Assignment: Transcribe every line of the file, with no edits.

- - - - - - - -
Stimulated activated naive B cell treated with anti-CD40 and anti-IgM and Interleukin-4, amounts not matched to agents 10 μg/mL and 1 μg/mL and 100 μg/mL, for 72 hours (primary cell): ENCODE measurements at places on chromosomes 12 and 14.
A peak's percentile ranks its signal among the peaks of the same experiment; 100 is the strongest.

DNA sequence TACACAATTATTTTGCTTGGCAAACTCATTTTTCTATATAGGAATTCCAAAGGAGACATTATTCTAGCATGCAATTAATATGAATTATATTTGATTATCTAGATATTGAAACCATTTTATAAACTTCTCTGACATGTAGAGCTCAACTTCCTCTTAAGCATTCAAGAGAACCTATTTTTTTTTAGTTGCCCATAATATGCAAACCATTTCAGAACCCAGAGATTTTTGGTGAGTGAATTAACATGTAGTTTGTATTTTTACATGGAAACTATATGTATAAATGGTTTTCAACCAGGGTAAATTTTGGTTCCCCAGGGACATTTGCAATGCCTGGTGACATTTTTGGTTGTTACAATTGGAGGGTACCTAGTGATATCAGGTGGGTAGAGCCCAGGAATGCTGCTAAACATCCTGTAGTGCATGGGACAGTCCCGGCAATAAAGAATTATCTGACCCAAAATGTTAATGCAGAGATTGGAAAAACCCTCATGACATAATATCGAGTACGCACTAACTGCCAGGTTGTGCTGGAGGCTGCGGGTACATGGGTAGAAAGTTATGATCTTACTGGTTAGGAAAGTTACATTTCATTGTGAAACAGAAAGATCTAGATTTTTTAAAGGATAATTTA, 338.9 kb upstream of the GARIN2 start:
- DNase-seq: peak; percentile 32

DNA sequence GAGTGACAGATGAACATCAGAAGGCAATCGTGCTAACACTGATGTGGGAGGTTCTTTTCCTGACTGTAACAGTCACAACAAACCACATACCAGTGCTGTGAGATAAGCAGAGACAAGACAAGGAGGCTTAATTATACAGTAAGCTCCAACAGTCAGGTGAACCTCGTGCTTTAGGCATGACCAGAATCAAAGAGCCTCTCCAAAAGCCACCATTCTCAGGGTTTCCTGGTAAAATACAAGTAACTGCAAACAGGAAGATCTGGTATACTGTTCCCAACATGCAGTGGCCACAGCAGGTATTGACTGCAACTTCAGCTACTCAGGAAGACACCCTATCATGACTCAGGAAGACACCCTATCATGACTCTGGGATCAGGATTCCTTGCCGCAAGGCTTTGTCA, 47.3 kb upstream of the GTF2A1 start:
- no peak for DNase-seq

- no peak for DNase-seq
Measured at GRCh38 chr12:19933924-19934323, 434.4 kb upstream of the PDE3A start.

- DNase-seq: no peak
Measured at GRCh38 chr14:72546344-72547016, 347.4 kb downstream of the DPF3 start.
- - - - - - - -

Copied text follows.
Stimulated activated naive B cell treated with anti-CD40 and anti-IgM and Interleukin-4, amounts not matched to agents 10 μg/mL and 1 μg/mL and 100 μg/mL, for 72 hours (primary cell): ENCODE measurements at places on chromosomes 12 and 14.
A peak's percentile ranks its signal among the peaks of the same experiment; 100 is the strongest.

DNA sequence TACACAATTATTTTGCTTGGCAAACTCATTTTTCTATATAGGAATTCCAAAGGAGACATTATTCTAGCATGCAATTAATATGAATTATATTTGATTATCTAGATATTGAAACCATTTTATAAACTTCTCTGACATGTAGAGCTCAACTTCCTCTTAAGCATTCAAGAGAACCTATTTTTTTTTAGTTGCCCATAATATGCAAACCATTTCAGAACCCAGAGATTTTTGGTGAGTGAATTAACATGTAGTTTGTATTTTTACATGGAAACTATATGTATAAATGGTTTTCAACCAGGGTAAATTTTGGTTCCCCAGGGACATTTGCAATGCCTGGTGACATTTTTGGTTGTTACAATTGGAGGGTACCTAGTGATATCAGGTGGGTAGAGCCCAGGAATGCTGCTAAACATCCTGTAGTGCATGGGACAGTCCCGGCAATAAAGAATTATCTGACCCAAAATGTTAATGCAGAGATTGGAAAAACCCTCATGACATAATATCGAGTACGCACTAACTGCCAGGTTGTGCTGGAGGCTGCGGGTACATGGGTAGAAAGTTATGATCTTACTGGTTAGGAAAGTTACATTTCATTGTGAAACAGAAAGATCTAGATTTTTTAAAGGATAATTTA, 338.9 kb upstream of the GARIN2 start:
- DNase-seq: peak; percentile 32

DNA sequence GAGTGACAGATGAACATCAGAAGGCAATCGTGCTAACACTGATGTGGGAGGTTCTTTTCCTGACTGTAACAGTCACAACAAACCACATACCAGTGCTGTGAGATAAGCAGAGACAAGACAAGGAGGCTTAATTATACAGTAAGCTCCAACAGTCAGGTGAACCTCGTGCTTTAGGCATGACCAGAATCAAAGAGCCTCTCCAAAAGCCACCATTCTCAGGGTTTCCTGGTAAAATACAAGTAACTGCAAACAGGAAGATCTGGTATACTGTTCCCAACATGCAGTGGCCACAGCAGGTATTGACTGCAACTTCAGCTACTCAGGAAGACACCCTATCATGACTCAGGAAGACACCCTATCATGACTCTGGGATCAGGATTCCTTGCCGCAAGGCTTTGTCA, 47.3 kb upstream of the GTF2A1 start:
- no peak for DNase-seq

- no peak for DNase-seq
Measured at GRCh38 chr12:19933924-19934323, 434.4 kb upstream of the PDE3A start.

- DNase-seq: no peak
Measured at GRCh38 chr14:72546344-72547016, 347.4 kb downstream of the DPF3 start.